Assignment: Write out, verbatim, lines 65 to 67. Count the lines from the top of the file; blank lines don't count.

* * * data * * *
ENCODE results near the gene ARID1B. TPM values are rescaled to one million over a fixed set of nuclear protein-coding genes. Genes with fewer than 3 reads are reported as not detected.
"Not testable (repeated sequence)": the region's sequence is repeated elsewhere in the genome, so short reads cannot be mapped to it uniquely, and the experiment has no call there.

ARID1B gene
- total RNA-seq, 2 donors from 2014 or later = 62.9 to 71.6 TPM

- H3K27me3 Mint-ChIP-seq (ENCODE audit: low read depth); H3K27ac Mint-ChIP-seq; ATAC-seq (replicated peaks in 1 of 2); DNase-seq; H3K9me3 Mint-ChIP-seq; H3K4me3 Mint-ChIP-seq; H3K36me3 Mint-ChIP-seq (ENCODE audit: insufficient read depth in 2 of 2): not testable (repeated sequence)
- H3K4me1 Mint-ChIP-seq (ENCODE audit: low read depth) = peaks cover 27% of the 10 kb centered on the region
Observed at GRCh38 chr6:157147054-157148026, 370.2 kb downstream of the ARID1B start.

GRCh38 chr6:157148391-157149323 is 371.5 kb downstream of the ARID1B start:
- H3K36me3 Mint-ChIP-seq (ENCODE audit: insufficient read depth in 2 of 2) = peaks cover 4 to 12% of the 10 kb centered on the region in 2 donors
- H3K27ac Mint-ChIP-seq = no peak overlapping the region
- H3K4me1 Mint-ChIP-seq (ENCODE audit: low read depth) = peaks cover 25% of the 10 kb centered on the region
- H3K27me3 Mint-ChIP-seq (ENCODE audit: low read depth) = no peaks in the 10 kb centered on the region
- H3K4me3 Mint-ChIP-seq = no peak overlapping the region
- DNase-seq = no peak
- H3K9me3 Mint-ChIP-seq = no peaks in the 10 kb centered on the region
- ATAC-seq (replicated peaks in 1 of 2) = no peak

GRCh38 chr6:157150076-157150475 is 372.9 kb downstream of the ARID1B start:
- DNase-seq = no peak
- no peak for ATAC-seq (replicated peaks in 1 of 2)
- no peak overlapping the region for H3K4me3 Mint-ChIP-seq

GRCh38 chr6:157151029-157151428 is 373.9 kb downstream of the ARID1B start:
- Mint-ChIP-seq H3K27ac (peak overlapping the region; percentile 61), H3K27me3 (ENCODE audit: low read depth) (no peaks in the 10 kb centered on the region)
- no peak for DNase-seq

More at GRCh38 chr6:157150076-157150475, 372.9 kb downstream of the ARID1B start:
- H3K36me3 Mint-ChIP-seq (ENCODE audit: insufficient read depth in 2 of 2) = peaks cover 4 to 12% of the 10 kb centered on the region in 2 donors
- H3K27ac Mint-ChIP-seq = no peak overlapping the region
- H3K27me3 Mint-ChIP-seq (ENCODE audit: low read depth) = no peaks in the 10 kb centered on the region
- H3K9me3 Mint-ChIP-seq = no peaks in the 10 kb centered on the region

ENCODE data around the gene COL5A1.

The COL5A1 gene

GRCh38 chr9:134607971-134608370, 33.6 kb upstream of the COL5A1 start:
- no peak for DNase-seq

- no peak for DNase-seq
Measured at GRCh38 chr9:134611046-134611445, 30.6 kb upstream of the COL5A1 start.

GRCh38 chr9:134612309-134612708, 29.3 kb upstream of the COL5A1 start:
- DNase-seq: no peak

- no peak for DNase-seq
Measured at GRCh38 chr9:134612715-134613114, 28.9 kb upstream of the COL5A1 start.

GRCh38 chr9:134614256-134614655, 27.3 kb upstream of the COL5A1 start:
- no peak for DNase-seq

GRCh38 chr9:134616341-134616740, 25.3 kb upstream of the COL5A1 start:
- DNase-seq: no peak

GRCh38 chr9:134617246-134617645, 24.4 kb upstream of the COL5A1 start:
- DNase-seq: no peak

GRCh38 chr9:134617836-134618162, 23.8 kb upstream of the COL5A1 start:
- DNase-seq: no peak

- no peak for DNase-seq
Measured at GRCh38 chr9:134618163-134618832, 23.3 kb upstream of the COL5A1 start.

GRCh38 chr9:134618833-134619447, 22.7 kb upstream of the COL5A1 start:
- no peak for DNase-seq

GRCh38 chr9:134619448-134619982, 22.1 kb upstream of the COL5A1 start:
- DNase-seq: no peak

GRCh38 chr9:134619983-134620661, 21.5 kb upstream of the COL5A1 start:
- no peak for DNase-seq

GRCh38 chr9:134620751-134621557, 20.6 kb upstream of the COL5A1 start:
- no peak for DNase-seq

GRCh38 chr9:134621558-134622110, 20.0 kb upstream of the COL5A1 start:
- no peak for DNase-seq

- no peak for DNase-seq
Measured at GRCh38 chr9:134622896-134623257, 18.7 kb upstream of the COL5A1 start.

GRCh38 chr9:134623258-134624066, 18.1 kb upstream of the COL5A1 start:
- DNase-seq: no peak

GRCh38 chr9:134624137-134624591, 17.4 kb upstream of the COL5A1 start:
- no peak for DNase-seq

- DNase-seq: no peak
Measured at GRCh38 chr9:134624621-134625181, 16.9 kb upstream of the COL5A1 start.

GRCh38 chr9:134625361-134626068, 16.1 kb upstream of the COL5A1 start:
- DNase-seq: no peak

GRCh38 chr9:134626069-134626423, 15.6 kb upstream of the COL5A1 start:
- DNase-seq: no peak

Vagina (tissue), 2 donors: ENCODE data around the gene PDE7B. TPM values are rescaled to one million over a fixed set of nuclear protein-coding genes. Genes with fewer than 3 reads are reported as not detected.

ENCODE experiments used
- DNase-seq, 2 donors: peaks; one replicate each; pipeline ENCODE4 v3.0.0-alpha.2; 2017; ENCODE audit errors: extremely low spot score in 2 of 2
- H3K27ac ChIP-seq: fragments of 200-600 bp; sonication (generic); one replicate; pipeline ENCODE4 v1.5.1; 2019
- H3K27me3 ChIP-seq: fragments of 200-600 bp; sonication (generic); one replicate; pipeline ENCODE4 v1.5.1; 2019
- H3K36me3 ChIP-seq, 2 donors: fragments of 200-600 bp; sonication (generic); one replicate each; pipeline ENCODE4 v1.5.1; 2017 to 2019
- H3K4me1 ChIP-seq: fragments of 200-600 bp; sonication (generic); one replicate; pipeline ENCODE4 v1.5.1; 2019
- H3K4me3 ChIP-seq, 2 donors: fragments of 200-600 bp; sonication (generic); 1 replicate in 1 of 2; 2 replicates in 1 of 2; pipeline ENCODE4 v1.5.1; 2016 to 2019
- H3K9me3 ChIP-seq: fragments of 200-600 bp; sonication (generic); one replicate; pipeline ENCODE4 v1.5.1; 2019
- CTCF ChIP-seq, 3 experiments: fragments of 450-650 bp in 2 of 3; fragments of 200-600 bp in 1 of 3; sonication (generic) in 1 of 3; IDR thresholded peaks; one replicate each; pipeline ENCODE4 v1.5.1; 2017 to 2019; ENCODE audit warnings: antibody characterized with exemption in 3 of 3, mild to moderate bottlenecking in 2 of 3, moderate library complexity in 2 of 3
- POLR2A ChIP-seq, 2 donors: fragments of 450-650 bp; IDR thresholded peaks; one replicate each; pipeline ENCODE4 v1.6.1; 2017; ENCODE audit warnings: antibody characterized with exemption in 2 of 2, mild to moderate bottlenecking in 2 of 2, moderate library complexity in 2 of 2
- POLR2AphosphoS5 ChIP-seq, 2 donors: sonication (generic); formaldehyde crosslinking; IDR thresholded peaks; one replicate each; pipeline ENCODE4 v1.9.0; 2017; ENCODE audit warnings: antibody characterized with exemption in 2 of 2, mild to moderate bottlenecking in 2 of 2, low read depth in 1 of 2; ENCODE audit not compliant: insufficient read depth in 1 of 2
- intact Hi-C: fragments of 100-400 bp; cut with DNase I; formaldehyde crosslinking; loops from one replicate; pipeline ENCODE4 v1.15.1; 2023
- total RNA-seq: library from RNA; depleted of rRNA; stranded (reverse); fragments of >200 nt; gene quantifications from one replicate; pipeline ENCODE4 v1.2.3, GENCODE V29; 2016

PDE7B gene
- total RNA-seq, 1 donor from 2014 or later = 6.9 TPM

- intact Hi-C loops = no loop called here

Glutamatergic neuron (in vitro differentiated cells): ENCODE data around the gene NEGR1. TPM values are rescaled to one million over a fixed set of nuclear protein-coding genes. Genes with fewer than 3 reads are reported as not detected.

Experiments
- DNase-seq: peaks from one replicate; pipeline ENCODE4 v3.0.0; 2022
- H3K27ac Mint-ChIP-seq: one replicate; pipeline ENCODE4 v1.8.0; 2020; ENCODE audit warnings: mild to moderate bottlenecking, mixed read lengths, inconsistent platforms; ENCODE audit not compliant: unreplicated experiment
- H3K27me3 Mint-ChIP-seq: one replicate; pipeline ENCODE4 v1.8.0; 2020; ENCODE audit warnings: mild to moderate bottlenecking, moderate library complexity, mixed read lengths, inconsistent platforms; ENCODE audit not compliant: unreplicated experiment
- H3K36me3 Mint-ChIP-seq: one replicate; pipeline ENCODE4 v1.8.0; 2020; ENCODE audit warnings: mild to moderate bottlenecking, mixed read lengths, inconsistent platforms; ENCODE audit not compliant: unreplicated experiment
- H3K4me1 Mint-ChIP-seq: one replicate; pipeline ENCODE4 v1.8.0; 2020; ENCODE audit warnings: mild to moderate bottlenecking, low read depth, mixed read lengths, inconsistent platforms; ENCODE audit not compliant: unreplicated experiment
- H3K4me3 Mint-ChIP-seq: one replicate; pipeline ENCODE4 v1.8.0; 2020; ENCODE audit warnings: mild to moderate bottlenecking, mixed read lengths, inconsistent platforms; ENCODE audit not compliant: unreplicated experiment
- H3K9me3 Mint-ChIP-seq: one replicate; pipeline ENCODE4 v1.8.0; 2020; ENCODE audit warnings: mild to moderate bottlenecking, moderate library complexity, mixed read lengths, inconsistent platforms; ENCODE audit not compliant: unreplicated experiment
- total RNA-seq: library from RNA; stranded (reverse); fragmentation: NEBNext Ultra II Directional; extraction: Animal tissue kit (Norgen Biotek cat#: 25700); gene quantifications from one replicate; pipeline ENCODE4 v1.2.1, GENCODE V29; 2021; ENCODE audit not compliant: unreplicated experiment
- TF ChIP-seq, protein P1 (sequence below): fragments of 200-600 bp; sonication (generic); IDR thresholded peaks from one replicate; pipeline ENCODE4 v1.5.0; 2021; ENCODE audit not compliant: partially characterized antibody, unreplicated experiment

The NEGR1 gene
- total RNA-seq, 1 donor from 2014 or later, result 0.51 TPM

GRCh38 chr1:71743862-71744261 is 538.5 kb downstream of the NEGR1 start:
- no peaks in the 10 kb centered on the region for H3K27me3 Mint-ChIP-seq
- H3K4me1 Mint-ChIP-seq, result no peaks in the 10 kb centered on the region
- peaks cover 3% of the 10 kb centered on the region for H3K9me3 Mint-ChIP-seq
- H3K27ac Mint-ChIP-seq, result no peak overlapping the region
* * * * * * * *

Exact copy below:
- DNase-seq: no peak
Measured at GRCh38 chr9:134624621-134625181, 16.9 kb upstream of the COL5A1 start.

GRCh38 chr9:134625361-134626068, 16.1 kb upstream of the COL5A1 start: